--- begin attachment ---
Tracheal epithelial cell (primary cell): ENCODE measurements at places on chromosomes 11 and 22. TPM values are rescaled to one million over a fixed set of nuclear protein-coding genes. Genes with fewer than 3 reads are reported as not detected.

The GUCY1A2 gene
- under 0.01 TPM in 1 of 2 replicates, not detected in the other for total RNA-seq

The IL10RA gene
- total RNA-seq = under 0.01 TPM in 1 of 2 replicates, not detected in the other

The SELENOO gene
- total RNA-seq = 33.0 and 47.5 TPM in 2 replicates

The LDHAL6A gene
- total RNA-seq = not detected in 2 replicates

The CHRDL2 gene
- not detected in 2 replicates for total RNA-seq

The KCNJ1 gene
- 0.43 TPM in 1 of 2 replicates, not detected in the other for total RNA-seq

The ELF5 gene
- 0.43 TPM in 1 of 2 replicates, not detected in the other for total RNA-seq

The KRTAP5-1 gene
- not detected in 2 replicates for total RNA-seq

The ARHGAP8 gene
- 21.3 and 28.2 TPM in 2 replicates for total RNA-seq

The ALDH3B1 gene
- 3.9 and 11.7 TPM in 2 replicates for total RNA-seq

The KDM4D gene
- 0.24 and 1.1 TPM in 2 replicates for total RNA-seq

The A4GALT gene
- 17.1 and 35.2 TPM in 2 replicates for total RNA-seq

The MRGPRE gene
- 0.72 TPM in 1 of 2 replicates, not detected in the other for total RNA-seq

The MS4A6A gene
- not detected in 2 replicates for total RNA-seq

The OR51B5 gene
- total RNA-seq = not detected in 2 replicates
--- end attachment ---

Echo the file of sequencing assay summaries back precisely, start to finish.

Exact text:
Tracheal epithelial cell (primary cell): ENCODE measurements at places on chromosomes 11 and 22. TPM values are rescaled to one million over a fixed set of nuclear protein-coding genes. Genes with fewer than 3 reads are reported as not detected.

The GUCY1A2 gene
- under 0.01 TPM in 1 of 2 replicates, not detected in the other for total RNA-seq

The IL10RA gene
- total RNA-seq = under 0.01 TPM in 1 of 2 replicates, not detected in the other

The SELENOO gene
- total RNA-seq = 33.0 and 47.5 TPM in 2 replicates

The LDHAL6A gene
- total RNA-seq = not detected in 2 replicates

The CHRDL2 gene
- not detected in 2 replicates for total RNA-seq

The KCNJ1 gene
- 0.43 TPM in 1 of 2 replicates, not detected in the other for total RNA-seq

The ELF5 gene
- 0.43 TPM in 1 of 2 replicates, not detected in the other for total RNA-seq

The KRTAP5-1 gene
- not detected in 2 replicates for total RNA-seq

The ARHGAP8 gene
- 21.3 and 28.2 TPM in 2 replicates for total RNA-seq

The ALDH3B1 gene
- 3.9 and 11.7 TPM in 2 replicates for total RNA-seq

The KDM4D gene
- 0.24 and 1.1 TPM in 2 replicates for total RNA-seq

The A4GALT gene
- 17.1 and 35.2 TPM in 2 replicates for total RNA-seq

The MRGPRE gene
- 0.72 TPM in 1 of 2 replicates, not detected in the other for total RNA-seq

The MS4A6A gene
- not detected in 2 replicates for total RNA-seq

The OR51B5 gene
- total RNA-seq = not detected in 2 replicates